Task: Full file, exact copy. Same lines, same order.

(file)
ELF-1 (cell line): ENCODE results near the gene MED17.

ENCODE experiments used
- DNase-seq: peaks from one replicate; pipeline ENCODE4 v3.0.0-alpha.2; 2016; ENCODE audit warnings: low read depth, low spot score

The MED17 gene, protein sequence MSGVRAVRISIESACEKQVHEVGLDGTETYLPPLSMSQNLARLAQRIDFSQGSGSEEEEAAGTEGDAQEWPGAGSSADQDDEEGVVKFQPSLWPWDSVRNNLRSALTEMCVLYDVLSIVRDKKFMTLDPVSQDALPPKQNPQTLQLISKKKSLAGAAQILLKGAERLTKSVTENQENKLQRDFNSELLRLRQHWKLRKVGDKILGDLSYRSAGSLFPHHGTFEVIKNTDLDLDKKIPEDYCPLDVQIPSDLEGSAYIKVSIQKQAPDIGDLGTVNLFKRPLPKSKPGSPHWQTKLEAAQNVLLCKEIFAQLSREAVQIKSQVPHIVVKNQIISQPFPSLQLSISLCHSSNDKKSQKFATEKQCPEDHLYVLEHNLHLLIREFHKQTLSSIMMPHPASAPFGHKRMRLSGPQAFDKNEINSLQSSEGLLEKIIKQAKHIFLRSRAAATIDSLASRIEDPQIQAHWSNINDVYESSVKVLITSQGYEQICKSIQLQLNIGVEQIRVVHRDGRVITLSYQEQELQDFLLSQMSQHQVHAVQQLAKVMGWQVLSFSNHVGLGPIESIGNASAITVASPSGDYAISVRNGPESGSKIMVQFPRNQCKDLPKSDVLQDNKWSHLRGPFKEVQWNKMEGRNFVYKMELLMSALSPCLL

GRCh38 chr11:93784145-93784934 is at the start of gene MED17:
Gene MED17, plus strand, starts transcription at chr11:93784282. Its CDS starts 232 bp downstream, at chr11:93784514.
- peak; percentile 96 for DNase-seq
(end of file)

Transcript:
ELF-1 (cell line): ENCODE results near the gene MED17.

ENCODE experiments used
- DNase-seq: peaks from one replicate; pipeline ENCODE4 v3.0.0-alpha.2; 2016; ENCODE audit warnings: low read depth, low spot score

The MED17 gene, protein sequence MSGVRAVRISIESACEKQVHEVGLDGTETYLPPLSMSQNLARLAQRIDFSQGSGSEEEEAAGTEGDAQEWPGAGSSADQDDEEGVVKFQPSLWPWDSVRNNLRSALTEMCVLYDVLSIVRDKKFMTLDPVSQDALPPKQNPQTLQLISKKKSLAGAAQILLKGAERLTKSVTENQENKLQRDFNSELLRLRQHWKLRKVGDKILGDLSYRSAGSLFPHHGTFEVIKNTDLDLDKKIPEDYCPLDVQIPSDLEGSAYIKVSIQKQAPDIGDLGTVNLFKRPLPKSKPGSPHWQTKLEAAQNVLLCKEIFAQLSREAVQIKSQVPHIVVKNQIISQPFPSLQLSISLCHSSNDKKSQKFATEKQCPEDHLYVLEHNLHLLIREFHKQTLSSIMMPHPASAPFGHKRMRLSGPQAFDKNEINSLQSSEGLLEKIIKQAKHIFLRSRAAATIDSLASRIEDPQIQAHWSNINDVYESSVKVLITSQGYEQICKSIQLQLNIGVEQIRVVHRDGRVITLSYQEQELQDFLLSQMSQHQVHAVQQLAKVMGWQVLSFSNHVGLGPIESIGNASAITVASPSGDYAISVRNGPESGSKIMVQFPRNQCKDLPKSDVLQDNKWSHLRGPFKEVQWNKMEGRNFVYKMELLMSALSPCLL

GRCh38 chr11:93784145-93784934 is at the start of gene MED17:
Gene MED17, plus strand, starts transcription at chr11:93784282. Its CDS starts 232 bp downstream, at chr11:93784514.
- peak; percentile 96 for DNase-seq